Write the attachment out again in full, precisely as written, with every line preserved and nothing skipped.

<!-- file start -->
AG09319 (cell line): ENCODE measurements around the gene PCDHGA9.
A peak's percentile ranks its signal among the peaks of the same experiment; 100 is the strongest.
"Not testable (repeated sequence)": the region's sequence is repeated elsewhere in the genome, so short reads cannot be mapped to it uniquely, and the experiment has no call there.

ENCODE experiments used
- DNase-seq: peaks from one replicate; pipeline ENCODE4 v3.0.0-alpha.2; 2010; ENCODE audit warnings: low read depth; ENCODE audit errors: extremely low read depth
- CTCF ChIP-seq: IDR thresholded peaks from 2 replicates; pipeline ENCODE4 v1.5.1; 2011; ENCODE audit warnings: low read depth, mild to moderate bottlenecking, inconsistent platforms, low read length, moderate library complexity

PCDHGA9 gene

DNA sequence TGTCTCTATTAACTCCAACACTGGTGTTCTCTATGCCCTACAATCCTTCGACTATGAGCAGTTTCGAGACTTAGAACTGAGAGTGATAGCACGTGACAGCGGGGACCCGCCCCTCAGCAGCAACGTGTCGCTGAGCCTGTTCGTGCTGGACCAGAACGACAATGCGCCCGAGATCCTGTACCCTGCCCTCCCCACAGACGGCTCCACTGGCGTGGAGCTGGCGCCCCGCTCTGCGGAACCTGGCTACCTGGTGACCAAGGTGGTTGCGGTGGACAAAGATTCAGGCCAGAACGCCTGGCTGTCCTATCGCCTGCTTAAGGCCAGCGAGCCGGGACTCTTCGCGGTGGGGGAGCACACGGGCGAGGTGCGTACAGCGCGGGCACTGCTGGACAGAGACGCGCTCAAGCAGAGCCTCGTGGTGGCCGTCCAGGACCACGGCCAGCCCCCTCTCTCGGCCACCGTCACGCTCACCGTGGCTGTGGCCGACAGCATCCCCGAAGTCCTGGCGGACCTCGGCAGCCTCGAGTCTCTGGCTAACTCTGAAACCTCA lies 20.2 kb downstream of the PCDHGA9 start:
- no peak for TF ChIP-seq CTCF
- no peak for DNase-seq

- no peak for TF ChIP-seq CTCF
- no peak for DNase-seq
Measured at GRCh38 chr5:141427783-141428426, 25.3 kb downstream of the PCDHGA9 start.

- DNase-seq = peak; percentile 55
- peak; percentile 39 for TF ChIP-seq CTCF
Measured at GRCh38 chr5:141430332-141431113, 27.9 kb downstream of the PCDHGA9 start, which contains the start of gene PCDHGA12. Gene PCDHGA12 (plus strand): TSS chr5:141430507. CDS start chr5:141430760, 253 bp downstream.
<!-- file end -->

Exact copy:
AG09319 (cell line): ENCODE measurements around the gene PCDHGA9.
A peak's percentile ranks its signal among the peaks of the same experiment; 100 is the strongest.
"Not testable (repeated sequence)": the region's sequence is repeated elsewhere in the genome, so short reads cannot be mapped to it uniquely, and the experiment has no call there.

ENCODE experiments used
- DNase-seq: peaks from one replicate; pipeline ENCODE4 v3.0.0-alpha.2; 2010; ENCODE audit warnings: low read depth; ENCODE audit errors: extremely low read depth
- CTCF ChIP-seq: IDR thresholded peaks from 2 replicates; pipeline ENCODE4 v1.5.1; 2011; ENCODE audit warnings: low read depth, mild to moderate bottlenecking, inconsistent platforms, low read length, moderate library complexity

PCDHGA9 gene

DNA sequence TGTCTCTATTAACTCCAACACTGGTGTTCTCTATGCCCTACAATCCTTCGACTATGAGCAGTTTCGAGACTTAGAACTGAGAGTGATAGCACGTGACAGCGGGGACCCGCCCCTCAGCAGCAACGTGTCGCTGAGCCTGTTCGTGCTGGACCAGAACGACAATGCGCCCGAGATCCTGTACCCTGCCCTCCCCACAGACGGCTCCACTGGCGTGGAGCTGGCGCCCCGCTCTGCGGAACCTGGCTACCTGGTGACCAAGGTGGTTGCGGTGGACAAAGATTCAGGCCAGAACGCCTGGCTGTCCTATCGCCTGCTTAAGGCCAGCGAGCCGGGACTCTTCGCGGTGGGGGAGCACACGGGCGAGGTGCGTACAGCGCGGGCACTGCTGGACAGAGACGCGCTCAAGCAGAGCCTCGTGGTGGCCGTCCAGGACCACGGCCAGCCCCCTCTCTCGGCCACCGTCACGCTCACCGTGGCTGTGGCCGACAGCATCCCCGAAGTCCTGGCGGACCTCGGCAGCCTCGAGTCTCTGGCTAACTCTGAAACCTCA lies 20.2 kb downstream of the PCDHGA9 start:
- no peak for TF ChIP-seq CTCF
- no peak for DNase-seq

- no peak for TF ChIP-seq CTCF
- no peak for DNase-seq
Measured at GRCh38 chr5:141427783-141428426, 25.3 kb downstream of the PCDHGA9 start.

- DNase-seq = peak; percentile 55
- peak; percentile 39 for TF ChIP-seq CTCF
Measured at GRCh38 chr5:141430332-141431113, 27.9 kb downstream of the PCDHGA9 start, which contains the start of gene PCDHGA12. Gene PCDHGA12 (plus strand): TSS chr5:141430507. CDS start chr5:141430760, 253 bp downstream.